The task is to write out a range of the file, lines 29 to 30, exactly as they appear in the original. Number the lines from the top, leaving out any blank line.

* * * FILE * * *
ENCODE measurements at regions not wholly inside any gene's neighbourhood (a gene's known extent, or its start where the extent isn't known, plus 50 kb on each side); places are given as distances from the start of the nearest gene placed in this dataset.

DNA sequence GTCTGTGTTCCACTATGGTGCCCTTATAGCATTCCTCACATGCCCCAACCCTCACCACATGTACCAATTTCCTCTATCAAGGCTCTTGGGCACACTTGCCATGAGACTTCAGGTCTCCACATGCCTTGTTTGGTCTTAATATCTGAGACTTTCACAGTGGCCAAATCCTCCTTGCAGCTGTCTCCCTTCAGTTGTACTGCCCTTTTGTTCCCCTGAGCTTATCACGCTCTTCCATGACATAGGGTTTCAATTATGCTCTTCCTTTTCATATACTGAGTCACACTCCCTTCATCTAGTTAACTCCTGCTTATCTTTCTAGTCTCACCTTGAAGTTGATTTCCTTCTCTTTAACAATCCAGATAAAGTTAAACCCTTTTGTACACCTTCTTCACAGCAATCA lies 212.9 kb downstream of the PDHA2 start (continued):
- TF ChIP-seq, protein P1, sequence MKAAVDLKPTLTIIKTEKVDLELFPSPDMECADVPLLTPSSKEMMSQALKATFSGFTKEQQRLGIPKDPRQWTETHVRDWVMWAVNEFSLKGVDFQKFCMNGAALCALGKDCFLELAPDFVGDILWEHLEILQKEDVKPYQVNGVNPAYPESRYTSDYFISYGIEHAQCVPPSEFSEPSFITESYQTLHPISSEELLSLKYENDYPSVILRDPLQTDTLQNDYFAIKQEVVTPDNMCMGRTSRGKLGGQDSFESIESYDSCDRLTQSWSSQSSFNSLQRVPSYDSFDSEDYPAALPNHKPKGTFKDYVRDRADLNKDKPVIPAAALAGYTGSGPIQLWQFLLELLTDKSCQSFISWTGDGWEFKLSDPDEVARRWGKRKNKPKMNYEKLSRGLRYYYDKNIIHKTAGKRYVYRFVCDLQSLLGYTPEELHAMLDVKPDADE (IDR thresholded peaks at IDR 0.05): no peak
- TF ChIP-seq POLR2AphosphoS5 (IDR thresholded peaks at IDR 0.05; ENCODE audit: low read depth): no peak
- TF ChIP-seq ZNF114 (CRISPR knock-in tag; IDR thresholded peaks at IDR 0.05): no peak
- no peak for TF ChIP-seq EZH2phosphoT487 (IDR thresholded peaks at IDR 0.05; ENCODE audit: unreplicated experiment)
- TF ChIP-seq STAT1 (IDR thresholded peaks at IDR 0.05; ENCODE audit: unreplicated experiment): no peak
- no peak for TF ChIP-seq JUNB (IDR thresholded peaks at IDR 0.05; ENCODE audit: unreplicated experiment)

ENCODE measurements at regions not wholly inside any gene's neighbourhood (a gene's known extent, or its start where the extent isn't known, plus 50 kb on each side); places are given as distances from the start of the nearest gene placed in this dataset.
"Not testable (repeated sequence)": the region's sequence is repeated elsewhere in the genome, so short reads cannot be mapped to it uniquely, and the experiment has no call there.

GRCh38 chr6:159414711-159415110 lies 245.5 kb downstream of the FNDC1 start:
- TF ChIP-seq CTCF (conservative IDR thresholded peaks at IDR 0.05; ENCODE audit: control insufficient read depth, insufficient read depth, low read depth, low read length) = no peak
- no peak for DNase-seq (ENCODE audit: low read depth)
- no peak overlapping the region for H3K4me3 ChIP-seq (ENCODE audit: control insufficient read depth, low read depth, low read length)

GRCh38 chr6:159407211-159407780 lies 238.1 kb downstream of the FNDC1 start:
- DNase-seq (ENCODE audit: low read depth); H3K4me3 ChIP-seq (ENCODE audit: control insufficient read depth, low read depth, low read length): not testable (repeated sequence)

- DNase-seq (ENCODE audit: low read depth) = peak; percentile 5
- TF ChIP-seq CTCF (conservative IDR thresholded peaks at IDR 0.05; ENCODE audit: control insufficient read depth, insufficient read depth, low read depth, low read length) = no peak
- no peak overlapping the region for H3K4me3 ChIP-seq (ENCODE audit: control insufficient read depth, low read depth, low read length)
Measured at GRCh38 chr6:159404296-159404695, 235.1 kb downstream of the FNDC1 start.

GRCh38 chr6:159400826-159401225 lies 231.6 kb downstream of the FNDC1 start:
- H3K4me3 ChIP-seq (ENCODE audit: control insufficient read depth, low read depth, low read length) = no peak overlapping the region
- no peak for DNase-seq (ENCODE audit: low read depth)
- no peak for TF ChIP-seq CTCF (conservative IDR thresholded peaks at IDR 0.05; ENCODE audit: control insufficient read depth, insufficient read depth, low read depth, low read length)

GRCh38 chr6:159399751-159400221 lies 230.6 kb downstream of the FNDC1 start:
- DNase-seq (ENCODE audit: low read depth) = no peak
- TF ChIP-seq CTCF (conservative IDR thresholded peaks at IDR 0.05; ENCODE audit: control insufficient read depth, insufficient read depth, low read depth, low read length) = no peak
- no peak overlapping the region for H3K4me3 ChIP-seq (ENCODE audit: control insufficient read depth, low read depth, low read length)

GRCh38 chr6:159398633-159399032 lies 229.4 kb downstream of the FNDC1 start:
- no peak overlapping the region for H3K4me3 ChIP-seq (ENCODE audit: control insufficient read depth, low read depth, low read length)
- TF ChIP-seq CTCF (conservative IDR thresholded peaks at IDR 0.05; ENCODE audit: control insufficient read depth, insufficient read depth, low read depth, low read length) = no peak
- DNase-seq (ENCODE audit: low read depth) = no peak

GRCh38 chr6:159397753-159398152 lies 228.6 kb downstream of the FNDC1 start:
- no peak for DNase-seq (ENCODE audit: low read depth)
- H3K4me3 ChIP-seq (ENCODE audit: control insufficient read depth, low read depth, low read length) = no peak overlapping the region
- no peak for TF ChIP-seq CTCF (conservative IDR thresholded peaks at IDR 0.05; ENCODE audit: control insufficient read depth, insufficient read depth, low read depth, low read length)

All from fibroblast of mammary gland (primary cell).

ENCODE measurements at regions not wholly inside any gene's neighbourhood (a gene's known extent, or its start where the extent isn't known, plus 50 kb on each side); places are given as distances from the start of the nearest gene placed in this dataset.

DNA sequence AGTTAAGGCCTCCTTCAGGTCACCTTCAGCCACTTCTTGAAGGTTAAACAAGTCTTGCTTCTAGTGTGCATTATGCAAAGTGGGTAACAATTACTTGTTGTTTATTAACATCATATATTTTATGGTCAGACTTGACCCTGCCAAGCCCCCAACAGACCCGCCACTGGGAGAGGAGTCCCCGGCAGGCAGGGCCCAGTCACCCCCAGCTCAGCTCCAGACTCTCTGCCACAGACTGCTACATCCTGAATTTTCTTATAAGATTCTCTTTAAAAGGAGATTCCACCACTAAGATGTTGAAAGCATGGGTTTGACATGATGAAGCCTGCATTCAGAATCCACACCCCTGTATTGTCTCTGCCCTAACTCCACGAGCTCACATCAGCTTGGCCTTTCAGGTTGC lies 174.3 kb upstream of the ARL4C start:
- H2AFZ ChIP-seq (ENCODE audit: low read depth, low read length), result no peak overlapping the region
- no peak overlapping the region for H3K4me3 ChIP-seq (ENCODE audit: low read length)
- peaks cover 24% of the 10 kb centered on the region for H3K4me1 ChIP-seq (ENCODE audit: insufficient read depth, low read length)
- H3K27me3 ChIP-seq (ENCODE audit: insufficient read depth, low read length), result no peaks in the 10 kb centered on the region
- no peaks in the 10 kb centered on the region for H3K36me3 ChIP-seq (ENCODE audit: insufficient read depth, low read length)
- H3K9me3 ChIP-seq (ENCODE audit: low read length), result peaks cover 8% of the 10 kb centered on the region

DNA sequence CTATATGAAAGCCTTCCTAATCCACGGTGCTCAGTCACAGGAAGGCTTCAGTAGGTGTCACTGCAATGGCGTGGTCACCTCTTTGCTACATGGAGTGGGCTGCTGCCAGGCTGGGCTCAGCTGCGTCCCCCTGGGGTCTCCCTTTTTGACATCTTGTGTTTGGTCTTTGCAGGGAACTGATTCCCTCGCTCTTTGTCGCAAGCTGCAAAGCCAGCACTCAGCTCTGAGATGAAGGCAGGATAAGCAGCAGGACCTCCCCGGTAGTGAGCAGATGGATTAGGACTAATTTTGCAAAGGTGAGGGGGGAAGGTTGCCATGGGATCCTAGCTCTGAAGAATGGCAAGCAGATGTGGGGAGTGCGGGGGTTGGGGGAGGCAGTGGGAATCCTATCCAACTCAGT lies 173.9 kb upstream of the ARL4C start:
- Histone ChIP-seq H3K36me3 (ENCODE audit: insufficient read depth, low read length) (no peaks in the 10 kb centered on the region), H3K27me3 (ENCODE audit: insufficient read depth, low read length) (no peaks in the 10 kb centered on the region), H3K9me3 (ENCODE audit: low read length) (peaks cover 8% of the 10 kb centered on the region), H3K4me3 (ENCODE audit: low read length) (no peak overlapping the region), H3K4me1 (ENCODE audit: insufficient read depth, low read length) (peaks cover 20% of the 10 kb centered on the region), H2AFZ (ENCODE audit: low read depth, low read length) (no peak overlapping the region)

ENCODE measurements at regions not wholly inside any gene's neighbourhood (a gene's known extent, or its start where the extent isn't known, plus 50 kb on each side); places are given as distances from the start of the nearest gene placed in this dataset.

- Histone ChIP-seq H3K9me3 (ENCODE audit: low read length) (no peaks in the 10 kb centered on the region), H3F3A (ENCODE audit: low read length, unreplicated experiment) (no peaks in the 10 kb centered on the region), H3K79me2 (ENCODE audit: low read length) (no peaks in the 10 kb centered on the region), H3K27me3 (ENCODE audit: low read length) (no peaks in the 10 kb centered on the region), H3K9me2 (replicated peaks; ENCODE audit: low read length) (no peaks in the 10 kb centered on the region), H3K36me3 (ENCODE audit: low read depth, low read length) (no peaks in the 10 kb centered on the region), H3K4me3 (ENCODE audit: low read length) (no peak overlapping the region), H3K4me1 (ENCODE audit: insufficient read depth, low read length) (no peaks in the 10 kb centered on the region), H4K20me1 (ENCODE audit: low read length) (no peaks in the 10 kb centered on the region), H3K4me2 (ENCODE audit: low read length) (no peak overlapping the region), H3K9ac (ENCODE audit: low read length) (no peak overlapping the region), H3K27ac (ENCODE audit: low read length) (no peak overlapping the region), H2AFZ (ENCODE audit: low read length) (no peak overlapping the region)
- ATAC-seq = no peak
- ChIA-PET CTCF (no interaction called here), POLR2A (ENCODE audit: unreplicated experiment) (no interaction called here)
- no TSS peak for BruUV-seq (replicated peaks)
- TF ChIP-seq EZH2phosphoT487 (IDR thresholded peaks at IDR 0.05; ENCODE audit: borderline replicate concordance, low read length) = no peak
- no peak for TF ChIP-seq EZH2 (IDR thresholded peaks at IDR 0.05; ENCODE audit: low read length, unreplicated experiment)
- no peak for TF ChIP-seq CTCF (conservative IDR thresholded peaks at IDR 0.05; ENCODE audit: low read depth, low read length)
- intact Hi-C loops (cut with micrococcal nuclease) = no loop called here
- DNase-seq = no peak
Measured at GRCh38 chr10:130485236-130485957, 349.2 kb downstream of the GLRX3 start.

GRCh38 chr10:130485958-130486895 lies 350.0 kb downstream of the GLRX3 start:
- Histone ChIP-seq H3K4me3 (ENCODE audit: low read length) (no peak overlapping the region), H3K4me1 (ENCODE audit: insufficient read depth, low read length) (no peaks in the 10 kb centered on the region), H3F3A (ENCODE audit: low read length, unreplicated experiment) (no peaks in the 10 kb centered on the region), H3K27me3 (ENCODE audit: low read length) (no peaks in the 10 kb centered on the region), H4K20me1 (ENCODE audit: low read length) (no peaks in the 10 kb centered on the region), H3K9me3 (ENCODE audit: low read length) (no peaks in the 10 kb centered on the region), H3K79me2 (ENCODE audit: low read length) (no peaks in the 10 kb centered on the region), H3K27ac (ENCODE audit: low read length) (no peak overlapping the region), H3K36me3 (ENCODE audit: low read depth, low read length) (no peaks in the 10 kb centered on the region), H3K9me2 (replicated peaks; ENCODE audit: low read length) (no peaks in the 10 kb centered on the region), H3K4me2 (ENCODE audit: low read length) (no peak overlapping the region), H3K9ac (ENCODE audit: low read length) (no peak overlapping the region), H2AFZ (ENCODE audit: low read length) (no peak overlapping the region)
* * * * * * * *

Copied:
GRCh38 chr6:159398633-159399032 lies 229.4 kb downstream of the FNDC1 start:
- no peak overlapping the region for H3K4me3 ChIP-seq (ENCODE audit: control insufficient read depth, low read depth, low read length)